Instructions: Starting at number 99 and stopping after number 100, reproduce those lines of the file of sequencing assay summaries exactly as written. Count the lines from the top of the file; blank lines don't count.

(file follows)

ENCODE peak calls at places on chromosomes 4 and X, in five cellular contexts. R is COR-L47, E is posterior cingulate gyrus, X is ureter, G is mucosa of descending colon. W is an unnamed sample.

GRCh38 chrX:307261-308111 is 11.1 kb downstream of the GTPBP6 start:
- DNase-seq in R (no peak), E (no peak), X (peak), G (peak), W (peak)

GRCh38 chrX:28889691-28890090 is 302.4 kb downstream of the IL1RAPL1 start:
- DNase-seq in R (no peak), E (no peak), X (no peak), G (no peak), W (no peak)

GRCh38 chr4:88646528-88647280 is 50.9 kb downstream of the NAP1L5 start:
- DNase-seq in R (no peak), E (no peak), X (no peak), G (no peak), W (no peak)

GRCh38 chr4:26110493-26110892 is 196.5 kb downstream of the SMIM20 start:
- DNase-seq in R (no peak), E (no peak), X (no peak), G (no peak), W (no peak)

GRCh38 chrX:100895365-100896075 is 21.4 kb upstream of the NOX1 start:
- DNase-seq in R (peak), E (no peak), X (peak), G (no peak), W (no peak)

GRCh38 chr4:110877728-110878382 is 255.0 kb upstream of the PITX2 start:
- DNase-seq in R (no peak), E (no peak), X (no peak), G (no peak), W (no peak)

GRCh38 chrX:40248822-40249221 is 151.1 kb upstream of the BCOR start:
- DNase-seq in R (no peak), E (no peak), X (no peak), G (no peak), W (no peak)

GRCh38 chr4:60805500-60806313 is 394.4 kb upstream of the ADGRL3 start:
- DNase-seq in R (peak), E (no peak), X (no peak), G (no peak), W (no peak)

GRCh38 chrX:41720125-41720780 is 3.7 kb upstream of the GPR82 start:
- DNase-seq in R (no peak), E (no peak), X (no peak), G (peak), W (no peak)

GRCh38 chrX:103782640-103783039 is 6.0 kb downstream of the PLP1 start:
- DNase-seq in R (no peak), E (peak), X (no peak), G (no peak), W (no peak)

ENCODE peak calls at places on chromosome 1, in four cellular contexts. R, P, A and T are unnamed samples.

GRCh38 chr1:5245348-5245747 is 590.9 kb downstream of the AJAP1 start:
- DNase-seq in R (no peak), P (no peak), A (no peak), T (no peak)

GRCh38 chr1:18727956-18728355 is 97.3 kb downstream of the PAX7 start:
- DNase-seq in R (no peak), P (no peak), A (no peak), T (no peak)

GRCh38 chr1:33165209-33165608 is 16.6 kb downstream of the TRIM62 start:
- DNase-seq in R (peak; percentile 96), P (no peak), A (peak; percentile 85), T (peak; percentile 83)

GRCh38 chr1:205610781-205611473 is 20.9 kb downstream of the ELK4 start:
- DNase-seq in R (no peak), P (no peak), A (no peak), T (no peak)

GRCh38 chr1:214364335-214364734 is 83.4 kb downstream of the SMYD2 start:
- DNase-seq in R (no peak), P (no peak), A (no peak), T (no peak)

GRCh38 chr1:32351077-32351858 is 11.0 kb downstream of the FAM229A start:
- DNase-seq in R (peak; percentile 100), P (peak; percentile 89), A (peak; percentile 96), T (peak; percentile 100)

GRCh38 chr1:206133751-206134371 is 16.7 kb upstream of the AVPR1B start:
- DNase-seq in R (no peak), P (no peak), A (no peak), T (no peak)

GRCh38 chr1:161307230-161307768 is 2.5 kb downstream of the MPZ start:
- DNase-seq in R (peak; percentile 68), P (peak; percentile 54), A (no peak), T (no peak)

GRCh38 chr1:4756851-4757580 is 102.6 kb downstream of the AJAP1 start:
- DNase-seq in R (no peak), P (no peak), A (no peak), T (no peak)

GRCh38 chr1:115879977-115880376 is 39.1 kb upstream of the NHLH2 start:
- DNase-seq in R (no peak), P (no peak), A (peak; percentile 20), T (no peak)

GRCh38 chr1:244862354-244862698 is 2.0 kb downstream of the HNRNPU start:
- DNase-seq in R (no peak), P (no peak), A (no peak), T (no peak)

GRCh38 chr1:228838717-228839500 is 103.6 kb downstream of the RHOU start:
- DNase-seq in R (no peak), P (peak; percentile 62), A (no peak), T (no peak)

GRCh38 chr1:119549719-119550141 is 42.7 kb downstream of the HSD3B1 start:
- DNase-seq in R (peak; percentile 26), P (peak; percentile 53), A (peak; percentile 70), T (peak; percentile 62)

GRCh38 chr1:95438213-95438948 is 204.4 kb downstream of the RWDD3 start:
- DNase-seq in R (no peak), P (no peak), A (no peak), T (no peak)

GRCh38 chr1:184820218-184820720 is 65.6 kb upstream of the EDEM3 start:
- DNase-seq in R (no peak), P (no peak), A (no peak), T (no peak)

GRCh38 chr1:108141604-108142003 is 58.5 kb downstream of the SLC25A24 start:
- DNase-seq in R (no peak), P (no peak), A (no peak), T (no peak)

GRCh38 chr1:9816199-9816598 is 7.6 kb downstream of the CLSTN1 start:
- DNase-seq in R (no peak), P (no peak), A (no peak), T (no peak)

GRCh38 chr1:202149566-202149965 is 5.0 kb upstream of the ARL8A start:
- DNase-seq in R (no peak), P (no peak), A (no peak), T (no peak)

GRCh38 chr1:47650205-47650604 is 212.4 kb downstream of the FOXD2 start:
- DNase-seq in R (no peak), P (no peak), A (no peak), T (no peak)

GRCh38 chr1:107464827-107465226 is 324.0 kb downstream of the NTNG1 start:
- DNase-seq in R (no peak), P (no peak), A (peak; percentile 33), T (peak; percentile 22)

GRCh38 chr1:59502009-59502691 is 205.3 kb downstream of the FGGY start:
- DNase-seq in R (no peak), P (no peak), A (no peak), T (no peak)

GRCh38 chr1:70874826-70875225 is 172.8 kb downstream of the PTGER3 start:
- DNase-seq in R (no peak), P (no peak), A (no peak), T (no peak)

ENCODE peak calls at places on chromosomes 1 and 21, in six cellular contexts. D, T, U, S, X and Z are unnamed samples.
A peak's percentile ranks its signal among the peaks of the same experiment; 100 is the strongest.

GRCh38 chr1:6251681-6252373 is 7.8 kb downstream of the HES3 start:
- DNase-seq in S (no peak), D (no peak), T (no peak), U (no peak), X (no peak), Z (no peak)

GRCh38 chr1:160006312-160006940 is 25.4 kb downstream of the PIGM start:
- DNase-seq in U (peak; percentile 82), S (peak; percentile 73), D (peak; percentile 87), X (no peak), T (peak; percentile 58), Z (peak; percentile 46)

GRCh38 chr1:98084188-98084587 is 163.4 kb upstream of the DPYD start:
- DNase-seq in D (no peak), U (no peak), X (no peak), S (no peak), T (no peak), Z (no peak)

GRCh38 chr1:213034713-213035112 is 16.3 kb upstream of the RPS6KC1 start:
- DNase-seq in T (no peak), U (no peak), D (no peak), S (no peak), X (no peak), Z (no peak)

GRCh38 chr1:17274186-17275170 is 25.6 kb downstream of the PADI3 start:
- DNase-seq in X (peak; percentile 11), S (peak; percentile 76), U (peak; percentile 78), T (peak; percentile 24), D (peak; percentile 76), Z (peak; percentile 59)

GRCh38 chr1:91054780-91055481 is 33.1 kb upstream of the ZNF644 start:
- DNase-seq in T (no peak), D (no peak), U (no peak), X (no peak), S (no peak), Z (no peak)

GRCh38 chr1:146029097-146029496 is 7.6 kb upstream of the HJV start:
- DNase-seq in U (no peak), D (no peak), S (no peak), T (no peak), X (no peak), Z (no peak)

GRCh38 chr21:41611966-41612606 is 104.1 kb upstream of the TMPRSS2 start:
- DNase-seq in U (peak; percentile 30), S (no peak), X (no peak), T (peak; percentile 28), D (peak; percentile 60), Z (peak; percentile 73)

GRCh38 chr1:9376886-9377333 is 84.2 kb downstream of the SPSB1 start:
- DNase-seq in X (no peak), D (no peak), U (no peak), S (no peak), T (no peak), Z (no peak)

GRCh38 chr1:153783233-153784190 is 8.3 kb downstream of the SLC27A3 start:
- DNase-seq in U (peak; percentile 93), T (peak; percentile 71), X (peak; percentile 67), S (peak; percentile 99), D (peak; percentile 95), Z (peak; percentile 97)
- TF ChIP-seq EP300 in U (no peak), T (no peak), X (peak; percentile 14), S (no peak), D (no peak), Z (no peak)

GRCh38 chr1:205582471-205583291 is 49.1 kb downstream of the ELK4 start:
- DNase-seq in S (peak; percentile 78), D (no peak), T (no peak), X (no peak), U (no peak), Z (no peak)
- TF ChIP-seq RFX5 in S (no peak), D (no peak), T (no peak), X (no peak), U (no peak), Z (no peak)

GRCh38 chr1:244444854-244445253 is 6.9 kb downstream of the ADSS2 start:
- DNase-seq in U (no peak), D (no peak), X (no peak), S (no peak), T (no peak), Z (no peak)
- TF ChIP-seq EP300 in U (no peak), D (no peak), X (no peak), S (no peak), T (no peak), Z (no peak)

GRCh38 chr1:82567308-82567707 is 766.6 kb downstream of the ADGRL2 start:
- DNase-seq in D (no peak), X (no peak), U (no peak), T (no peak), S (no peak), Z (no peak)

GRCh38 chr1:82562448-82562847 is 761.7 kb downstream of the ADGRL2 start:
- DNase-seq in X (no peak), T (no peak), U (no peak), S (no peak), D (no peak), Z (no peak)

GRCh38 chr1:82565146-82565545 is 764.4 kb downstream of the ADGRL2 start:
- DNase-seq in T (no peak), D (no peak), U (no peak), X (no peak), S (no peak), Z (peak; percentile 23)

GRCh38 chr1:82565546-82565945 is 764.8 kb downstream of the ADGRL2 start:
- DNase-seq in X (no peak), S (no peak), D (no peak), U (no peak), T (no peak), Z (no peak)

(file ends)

- DNase-seq in X (no peak), T (no peak), U (no peak), S (no peak), D (no peak), Z (no peak)

GRCh38 chr1:82565146-82565545 is 764.4 kb downstream of the ADGRL2 start: